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Financial point of view: Sending employees to work outside the UK

PUBLISHED: 17:15 04 September 2014

Lee Hamilton

Lee Hamilton

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Many Cotswold employers and families have a member who is being posted abroad on business. Lee Hamilton, Director of International Mobility Services at national audit, tax and advisory firm Crowe Clark Whitehill, explains why the three Ps (Policy, Process and People) are important when sending employees overseas.

Whether you are sending one person or several overseas, it is important that you support them, they understand what is required of them and thatthere are clear policies in place.

Having an International Assignment Policy (IAP) is important for consistency across employees. A few years ago, we dealt with an organisation that had five expatriate employees working in Chile. They had all been sent overseas at different times and were provided with very different support by their employer.

One employee was required to settle personal tax in Chile while another had his tax paid for him by the company. The accommodation allowances provided to the employees were markedly different. Some of the employees received a ‘Cost of Living Allowance’ or ‘COLA’ whereas others did not. These differences, once they became apparent to the employees, caused unnecessary tension between the employees based in Chile and also with their employer. Having a clear and consistent policy in place at the outset could have prevented these issues.

An IAP does not need to be a weighty tome but should include such elements as support for the employee while on assignment, related benefits and allowances, employee’s obligations, whether the employee pays own tax while abroad, and emergency procedures.

Benefits and allowances need to be clearly understood from the outset. These include issues such as accommodation allowance, shipping, air fares, schooling, cost of living allowance and any other benefits the firm may choose to offer.

Expatriate employees can be very expensive with costs often double that of UK-based staff. Having a clear policy means that costs can be estimated in advance and managed.

Managing the process of sending staff abroad is also important. Issues to consider include immigration, assignment contract, payroll, relocation and personal tax.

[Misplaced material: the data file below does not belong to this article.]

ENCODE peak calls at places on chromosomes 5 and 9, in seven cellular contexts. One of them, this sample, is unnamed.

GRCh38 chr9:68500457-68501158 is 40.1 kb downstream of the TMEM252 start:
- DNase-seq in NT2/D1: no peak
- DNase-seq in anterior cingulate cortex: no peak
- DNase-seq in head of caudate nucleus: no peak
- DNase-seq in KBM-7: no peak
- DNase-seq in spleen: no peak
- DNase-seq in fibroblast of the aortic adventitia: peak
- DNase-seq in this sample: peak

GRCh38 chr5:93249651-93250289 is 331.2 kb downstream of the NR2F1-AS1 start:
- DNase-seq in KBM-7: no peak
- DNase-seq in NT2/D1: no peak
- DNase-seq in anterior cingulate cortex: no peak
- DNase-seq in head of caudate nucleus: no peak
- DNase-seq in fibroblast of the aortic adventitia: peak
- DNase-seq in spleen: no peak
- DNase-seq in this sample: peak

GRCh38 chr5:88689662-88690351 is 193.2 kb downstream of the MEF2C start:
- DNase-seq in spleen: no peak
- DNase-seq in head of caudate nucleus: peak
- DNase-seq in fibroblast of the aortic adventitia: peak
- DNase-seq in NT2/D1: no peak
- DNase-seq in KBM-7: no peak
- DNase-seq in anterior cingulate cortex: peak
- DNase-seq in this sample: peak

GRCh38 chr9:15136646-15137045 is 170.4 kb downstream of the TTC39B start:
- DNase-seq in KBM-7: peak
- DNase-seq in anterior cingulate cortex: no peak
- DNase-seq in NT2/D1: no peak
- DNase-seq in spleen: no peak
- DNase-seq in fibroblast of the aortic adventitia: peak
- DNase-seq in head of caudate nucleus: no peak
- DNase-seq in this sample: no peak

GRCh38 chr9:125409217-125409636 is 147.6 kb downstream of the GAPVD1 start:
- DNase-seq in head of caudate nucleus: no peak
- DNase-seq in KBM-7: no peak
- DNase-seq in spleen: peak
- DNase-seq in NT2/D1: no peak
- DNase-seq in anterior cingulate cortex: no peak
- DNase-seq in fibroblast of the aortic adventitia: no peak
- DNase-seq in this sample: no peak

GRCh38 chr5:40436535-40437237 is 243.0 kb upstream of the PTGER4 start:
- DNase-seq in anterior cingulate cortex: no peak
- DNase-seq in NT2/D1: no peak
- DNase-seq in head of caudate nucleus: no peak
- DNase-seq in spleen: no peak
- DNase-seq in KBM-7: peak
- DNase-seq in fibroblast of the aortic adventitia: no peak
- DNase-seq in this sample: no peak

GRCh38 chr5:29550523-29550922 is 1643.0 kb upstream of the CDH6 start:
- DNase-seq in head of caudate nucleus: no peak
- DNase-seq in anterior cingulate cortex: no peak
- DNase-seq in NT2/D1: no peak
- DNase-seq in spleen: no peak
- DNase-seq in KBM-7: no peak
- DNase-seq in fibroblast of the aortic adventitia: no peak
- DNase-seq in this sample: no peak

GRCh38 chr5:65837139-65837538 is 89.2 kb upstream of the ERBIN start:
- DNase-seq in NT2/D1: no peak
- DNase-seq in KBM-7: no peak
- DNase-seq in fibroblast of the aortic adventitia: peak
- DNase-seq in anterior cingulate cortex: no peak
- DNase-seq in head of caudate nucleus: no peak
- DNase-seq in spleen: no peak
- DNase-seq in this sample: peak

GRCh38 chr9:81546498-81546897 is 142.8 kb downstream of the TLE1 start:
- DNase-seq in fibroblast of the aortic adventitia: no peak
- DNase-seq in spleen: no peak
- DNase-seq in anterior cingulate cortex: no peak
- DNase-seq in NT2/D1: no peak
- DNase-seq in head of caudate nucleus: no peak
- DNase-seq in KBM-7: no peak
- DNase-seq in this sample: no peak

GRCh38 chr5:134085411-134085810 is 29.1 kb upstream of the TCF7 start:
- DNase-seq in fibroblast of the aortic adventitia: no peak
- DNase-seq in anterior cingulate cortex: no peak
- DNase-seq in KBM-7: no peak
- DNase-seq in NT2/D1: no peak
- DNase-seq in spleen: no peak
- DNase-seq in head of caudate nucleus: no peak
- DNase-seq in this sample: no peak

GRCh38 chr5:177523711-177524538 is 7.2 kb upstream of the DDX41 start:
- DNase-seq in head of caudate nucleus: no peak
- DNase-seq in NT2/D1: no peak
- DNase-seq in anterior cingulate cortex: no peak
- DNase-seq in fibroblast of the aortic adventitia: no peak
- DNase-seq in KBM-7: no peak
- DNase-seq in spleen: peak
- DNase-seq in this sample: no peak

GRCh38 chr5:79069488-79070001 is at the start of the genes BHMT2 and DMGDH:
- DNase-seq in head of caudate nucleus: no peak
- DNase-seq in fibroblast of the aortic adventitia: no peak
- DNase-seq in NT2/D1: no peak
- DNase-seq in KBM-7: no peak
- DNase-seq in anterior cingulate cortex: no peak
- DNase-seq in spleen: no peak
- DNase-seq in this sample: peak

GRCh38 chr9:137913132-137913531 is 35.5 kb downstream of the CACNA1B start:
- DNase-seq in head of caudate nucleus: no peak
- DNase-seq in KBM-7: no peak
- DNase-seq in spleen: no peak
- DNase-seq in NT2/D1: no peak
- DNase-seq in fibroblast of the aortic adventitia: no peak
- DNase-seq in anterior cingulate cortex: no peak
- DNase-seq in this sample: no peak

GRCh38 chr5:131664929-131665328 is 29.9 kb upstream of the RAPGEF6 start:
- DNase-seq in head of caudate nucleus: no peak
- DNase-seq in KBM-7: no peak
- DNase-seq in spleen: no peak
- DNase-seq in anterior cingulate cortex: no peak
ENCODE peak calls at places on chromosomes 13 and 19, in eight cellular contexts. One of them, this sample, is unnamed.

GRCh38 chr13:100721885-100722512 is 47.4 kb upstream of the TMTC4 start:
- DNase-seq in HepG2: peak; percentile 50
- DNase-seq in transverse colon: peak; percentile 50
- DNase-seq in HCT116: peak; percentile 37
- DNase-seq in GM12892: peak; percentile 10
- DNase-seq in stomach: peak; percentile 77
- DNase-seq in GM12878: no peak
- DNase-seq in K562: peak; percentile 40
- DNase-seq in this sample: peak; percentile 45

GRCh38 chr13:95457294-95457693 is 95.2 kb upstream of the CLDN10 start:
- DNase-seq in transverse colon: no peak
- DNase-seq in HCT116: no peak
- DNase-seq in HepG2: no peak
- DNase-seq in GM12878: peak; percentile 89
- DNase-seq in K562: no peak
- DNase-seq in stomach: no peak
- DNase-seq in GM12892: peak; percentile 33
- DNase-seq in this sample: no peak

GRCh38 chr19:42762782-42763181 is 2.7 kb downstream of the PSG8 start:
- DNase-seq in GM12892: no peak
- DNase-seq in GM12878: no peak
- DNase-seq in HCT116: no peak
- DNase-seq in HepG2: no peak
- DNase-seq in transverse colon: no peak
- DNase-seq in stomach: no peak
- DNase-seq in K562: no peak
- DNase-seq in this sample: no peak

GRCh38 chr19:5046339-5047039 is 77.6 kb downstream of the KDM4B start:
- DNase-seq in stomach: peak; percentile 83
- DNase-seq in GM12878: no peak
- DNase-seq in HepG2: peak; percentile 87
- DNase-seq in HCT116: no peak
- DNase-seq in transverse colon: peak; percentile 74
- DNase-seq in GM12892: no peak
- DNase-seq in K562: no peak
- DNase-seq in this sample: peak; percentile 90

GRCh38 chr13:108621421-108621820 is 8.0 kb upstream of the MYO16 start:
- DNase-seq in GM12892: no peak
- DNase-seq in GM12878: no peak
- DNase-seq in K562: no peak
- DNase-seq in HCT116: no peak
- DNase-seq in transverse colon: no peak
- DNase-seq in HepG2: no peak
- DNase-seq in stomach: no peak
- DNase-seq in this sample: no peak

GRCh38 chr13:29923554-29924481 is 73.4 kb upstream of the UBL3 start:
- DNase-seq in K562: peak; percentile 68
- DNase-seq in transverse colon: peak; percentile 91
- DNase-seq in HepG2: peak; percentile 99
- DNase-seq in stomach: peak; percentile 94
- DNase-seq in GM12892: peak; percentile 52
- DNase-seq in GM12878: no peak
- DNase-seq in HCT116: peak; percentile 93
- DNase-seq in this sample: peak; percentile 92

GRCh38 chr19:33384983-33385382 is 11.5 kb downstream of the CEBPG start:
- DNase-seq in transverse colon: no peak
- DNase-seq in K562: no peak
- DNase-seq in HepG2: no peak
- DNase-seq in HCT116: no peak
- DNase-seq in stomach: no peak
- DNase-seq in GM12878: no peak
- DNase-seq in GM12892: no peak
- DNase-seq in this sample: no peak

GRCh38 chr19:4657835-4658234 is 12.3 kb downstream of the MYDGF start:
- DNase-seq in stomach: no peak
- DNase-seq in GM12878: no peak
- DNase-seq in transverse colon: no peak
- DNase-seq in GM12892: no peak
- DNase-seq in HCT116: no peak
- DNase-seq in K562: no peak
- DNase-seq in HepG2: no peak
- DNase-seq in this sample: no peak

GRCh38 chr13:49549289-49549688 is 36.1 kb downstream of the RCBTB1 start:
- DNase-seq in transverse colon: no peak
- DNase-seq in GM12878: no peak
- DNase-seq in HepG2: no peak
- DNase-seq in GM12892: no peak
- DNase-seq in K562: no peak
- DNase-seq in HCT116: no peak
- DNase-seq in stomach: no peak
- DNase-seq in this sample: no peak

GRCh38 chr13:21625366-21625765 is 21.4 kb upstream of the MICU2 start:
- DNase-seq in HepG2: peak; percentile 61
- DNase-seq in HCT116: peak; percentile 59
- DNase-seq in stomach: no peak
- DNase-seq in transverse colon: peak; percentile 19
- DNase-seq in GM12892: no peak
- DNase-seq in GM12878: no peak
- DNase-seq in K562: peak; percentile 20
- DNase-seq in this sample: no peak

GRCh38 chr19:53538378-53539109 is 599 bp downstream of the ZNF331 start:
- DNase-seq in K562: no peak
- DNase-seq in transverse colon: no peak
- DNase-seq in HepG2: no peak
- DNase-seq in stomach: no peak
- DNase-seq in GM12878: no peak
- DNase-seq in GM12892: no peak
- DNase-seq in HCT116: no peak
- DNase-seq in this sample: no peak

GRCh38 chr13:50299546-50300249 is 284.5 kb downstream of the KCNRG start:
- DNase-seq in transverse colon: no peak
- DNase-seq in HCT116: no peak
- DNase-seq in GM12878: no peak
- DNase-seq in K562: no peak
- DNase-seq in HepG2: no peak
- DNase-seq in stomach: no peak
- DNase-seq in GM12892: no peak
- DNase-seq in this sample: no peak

EU citizens have freedom of movement within the EU and visa and work permits are not required. Outside the EU a visa will normally be required, but be aware - obtaining one can take a long time. An assignment contract should set out the key terms of the assignment such as how long it is expected to last, procedure for early termination etc.

Consider how you will pay the person working abroad. Continuing to pay them from the UK payroll may be an option, but in many cases tax withholding will be required overseas and so an overseas payroll may be necessary. Often assignments go wrong because the employer has not thought through each element of the process in sufficient detail. Even when you have worked hard to get the policy and process right, you can still fall down on the people front.

In order to manage expatriate employees effectively, organisations should review their internal capability and ensure that staff are adequately trained to deal with expatriate employees.

For example, we have seen many instances where UK payroll staff are expected to navigate the pitfalls of international payroll for the first time without any real understanding of this complex area. This can and does lead to substantial problems when it comes to tax compliance in the UK and overseas.

Our International Mobility Services team provides advice and support on all aspects of tax, social security and payroll implications of overseas assignments. We work closely with third parties such as immigration lawyers, international banks and relocation providers to deliver a joined-up international mobility service.

Getting the management of expatriate employees right can often be a challenge but the cost of getting it wrong can lead to financial penalties and unexpected cost for the employer as well as disgruntled employees.

Investing time to get the three Ps right can pay dividends. In our experience, organisations which successfully manage their expatriate employees are more likely to succeed in developing in overseas markets. They are also more likely to retain staff and essential skills in the long term.

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